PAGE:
The Orion

Technology: deteriorating the family

Photo credit: David Molina

Photo credit: David Molina

Evan Roberts

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On a weary Wednesday afternoon, a family rests together in their home. A high-school senior sits cross-legged, focused intently on the latest match of Overwatch he’s been playing on the living room TV. His younger sister lies on her stomach next to him with bright white earbuds plugged into her ears, watching Netflix on a laptop. In the kitchen, their father silently scrolls his finger across his phone as he catches up on his Instagram feed. His wife sits down next to him and catches up on the national news on her iPad.

Sights like this are increasingly common as technology becomes more and more ubiquitous in daily life and in families. With 90% of households in America having three or more Internet-connected devices and with teenagers spending an average of nine hours a day in front of a screen, it is safe to say that technology is now a key piece of the American household.

The ever- increasing screen count in our homes is creating a divide in the family. Children spend most of their time playing video games, texting or watching TV while parents are either on a device themselves or not connecting with their children. This lack of quality time is leading to several negative repercussions. Children are not seeing healthy interactions from their parents’ relationships as much as unhealthy ones that are often displayed on TV. Family values are being replaced by the values shown on social media and the internet. Kids are spending less time interacting with their peers in person, leading to less socially competent adults.

Of course, technology’s pervasiveness in the home is still a very new phenomenon. In the past 20 years, it has gone from being a small aspect of homes to become an all-consuming force within households. Because of this newness there is not much information on how the coming-of-age generation will be affected by their new Internet-connected upbringing.

One positive outcome of this is that they will likely be the most technologically savvy generation to date. However, they might also lack many real world skills usually passed on between parents and their spawn.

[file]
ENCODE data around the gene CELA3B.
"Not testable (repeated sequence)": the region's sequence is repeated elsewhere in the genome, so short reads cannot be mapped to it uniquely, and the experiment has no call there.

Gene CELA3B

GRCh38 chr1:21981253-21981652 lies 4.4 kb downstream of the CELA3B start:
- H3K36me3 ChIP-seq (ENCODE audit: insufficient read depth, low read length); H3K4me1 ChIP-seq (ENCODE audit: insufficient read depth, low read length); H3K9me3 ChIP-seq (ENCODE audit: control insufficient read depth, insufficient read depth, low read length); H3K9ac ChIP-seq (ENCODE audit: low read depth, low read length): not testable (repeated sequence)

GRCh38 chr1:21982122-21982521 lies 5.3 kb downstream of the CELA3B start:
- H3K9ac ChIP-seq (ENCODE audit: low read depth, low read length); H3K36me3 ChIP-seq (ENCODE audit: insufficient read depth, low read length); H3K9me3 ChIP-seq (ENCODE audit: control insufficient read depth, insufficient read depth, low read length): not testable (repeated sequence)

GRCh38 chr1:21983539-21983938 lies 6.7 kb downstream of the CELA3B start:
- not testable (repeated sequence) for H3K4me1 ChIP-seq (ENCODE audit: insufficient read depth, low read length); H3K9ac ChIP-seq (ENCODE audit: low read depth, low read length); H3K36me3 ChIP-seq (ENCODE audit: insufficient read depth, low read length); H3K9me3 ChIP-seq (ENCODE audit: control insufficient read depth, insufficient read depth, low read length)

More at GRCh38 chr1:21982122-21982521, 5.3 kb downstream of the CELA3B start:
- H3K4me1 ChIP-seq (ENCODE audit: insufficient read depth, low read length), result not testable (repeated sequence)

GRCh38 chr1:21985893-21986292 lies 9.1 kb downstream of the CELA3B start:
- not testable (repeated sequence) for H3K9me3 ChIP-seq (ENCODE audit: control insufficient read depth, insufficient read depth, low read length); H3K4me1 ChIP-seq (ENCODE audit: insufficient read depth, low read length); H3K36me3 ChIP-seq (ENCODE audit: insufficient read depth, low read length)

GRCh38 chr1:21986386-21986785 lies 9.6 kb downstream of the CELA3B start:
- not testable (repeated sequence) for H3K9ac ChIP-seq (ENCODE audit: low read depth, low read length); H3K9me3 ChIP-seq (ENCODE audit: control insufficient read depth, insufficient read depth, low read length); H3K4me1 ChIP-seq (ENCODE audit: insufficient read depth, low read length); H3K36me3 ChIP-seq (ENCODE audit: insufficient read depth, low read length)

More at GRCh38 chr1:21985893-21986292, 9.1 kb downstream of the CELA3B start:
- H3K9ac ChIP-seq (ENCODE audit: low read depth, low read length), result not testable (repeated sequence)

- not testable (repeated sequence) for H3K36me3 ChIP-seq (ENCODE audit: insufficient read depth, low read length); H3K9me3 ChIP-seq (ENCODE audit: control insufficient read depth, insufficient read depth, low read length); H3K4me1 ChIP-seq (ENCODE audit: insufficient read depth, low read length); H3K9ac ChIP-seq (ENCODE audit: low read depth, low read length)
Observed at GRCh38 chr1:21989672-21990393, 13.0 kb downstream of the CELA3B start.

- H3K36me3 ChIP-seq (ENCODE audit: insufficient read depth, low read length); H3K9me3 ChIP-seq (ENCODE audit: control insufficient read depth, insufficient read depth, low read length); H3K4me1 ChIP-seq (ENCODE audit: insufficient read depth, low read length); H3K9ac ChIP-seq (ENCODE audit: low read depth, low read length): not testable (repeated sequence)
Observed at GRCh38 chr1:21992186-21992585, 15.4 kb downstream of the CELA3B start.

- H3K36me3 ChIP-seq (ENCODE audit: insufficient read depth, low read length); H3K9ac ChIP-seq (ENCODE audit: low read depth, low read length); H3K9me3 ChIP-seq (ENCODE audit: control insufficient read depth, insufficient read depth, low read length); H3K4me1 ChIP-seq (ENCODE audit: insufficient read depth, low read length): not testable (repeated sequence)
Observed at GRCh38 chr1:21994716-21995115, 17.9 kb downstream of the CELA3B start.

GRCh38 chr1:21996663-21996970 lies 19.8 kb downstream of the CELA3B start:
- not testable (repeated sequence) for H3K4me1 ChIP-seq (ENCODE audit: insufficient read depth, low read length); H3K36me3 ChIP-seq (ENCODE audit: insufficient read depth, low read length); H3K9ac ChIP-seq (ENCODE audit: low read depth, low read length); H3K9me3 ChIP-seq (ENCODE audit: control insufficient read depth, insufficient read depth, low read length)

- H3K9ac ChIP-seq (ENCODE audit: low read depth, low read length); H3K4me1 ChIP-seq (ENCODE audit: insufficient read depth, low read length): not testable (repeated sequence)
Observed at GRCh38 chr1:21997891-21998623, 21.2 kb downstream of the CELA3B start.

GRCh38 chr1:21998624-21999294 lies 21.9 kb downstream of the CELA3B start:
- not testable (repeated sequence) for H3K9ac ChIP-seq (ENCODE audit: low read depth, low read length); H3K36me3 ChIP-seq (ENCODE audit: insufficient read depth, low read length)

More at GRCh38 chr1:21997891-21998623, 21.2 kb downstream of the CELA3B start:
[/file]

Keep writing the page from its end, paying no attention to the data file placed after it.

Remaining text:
There is also the strong possibility that they will be incredibly monolithic in thought and opinion. Having been raised largely by popular culture in the form of social media and television, as well as the secular public education system, the majority of a technology-raised generation will be of one mind.

Losing the diverse pool of thoughts that America has come to hold over the past several centuries would be a tragedy. Nothing has distinguished us more from every other country in history than the unprecedented freedom of speech and vast diversity that our immigrant nation has held. A nation that is largely unified in thought on all issues and suppresses dissenting points of view would be such a large loss.

As we swim in the midst of a sea of screens, let us take a moment to set down our phones and reflect on the repercussions of our pixel-driven lifestyles. The only way to prevent a complete upending of society by the screens is to fight on an individual level to preserve some of our real world interactions.

So be content to enjoy a quiet conversation with a friend while keeping your phone, lousy with notifications, at rest in your pocket. Find time each week to set aside your litany of connected devices and reflect quietly on your own life and place in the world. If we can find a healthy balance between using the electronics that we are lucky to have and spending time rooted firmly in the real world around us, our nation and our families will be all the better for it.

Evan Roberts can be reached at [email protected] or @theorion_news on Twitter.

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Technology: deteriorating the family